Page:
Or, if you enjoy reading history, this recording gives you a great touchstone to the context of whatever you are reading at the time. Herodotus' Greek histories make much more sense when the aspect of the strategic importance to trade the Dardanelles played in the Greeks vs Persians.

I have listened many times over and still glean insights that I had missed or relationships.

The huge bonus of the live interviews of the Durants is worth the cost alone.

6 of 6 people found this review helpful

  • Overall
    4 out of 5 stars

A treat complemeting author's previous works

After listening to engaging works from Will Durant like "Story of Philosophy" and "Heroes Of History," it was a treat to listen to the intellectual bring it all together and share his personal views on history. In particular, it was striking to here Durant's attempt to demonstrate how the cycles of history relate to the changing moral fiber within societies.

4 of 4 people found this review helpful

  • Overall
    5 out of 5 stars

Excellent Interviews

The narrator interviews of Will and Arial Durrant are exquisite. Will Durrant's intelligent answers are stunning.

15 of 19 people found this review helpful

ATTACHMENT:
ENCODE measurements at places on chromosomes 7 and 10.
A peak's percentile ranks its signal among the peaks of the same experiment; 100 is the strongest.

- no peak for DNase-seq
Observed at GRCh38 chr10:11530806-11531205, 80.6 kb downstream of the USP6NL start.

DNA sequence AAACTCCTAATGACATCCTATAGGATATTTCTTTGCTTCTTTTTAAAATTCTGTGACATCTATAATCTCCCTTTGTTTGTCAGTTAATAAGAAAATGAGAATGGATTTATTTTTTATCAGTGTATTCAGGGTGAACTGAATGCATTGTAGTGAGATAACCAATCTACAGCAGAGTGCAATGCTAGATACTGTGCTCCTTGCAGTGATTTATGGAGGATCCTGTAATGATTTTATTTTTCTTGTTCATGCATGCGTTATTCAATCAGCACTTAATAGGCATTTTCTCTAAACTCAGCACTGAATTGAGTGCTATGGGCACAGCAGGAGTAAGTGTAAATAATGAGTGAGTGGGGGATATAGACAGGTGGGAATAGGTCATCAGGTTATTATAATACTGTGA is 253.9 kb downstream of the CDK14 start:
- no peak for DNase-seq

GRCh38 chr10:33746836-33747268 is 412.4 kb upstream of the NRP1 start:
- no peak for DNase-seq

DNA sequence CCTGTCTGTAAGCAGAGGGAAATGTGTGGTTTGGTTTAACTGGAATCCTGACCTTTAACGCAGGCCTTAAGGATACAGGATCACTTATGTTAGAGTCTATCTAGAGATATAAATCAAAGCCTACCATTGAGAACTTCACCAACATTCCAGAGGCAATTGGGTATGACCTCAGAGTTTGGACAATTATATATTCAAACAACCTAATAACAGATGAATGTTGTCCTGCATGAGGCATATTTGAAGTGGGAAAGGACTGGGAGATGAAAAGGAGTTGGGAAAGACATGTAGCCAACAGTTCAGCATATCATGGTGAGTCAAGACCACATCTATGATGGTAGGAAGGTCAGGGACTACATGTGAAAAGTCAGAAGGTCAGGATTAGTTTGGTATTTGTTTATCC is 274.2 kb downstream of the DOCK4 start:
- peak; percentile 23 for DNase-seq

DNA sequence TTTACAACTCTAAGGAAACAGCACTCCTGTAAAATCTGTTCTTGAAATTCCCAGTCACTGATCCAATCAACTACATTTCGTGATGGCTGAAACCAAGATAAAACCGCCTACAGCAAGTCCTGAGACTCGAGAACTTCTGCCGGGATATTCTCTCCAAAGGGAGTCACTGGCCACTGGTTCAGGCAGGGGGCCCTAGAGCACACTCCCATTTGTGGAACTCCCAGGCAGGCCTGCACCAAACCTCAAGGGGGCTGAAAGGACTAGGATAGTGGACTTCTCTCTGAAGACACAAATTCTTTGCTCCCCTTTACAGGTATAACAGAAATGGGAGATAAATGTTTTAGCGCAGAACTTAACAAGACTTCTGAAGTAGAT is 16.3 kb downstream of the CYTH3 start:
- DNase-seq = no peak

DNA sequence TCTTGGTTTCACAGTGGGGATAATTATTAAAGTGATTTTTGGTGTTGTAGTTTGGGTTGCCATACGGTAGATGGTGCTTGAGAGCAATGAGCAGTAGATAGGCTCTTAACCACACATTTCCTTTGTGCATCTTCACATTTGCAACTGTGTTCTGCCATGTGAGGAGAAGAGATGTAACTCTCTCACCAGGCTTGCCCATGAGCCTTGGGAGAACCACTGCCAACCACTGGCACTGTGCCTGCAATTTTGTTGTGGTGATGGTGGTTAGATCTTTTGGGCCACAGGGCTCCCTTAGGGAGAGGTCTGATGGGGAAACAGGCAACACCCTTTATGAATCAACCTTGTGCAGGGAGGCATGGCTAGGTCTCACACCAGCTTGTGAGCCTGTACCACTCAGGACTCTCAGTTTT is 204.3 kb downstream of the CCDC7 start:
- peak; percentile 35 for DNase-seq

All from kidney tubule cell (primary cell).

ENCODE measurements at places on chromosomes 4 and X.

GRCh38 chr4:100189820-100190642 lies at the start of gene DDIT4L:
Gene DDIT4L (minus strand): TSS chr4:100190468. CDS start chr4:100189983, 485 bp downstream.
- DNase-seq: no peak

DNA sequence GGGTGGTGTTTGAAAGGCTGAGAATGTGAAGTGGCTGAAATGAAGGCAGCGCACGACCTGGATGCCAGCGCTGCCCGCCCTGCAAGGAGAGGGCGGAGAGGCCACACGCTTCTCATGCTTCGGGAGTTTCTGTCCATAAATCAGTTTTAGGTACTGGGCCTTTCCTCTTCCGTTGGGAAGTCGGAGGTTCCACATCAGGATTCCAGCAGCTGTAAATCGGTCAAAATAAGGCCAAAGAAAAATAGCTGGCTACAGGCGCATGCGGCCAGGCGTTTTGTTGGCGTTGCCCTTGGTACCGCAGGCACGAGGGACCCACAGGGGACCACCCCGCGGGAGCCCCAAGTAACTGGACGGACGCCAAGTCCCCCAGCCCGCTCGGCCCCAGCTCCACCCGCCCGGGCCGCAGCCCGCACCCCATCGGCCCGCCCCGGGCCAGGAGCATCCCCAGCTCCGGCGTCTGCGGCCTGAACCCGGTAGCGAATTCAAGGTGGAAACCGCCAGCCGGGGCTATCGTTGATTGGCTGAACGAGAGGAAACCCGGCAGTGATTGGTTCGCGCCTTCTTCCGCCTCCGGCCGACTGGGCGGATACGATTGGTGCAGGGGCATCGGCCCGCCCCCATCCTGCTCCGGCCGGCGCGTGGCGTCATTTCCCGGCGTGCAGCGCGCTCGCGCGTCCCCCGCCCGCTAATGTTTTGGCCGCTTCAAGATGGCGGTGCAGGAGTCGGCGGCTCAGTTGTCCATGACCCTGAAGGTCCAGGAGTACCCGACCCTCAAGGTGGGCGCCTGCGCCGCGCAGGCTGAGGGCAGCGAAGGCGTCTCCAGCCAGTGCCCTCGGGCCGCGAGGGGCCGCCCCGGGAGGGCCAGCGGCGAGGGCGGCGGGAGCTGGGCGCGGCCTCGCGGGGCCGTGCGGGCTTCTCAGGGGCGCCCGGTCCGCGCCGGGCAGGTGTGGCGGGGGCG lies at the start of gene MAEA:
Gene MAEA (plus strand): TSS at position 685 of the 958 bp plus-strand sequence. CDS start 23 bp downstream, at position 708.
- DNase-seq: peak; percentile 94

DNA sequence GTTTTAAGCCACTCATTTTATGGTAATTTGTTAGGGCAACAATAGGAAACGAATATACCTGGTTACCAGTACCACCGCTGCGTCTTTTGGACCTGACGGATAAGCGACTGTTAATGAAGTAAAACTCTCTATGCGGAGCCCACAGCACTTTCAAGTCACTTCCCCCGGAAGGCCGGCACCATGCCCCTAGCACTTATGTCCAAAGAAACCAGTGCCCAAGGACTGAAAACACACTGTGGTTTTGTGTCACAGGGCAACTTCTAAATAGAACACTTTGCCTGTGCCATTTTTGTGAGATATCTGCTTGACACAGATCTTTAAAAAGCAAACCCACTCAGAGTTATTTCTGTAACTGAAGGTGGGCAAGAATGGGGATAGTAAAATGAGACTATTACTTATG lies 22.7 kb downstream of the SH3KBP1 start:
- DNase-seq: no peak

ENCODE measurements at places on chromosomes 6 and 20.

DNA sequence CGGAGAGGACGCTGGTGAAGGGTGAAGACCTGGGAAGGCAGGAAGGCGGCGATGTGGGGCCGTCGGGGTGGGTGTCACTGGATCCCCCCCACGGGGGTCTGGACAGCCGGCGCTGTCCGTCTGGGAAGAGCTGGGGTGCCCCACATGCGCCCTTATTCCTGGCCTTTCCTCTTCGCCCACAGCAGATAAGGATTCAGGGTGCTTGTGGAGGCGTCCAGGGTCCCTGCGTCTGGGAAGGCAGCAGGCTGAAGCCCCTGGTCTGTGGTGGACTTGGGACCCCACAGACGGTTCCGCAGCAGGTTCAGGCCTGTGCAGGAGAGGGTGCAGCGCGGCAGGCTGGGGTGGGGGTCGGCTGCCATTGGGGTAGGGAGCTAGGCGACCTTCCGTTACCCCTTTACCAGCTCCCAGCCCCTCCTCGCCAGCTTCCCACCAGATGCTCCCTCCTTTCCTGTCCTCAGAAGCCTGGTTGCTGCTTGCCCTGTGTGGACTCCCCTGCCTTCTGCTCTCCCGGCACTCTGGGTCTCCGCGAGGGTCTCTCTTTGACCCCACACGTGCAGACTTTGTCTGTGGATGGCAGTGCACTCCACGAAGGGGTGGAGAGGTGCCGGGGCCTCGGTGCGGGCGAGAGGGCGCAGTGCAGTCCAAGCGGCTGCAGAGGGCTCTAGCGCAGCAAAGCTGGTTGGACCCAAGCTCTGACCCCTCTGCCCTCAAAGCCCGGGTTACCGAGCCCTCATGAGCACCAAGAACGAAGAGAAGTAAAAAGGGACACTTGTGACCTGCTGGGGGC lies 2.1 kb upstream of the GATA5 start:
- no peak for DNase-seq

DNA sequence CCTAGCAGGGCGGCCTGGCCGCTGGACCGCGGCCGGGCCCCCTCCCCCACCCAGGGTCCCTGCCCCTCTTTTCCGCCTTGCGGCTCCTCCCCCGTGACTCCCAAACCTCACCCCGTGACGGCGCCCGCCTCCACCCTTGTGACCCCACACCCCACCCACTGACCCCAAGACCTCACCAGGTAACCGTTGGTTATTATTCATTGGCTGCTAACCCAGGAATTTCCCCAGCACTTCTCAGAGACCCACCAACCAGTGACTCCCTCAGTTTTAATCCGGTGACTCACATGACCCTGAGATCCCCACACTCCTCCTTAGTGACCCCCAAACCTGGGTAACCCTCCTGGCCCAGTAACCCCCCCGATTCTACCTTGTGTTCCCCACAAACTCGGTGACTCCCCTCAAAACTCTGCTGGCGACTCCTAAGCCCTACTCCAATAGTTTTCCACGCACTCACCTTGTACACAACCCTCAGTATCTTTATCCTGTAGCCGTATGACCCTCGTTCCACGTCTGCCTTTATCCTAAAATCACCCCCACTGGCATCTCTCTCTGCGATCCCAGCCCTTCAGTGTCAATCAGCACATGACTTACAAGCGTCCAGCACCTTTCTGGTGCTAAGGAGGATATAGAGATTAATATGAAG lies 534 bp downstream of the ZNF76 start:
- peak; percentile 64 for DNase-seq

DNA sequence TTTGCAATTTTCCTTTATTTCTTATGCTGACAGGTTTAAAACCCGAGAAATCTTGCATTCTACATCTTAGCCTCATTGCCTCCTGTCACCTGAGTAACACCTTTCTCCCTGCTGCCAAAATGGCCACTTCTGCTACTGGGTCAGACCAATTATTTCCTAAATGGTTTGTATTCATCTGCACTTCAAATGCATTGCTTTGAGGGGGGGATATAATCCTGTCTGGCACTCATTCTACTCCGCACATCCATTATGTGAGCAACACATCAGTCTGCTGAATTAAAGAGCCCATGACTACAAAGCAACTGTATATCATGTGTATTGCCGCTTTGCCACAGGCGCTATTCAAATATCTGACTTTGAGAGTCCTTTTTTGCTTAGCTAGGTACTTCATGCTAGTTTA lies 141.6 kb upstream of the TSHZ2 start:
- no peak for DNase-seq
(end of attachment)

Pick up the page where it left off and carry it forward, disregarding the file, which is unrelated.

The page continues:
• Overall
    5 out of 5 stars
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    5 out of 5 stars
  • Story
    5 out of 5 stars

Patterns in History

This book is made for those of us who Ray Dalio would say are looking for "another one of those". It isn't that history repeats itself. It is more that we have not changed all that much in all of recorded history so we keep doing the same things over again. Call it a lack of options or a lack of creativity, the result is patterns that tend to manifest and repeat. This book explores those patterns juxtaposed against various frames of reference (like morality for instance).

2 of 2 people found this review helpful

  • Overall
    5 out of 5 stars

The Lessons of History

This book brought me back to the reading of history. I found new interest in this subject from reading Durant.

I enjoyed hearing the authour speak as well as hearing his words read.

2 of 2 people found this review helpful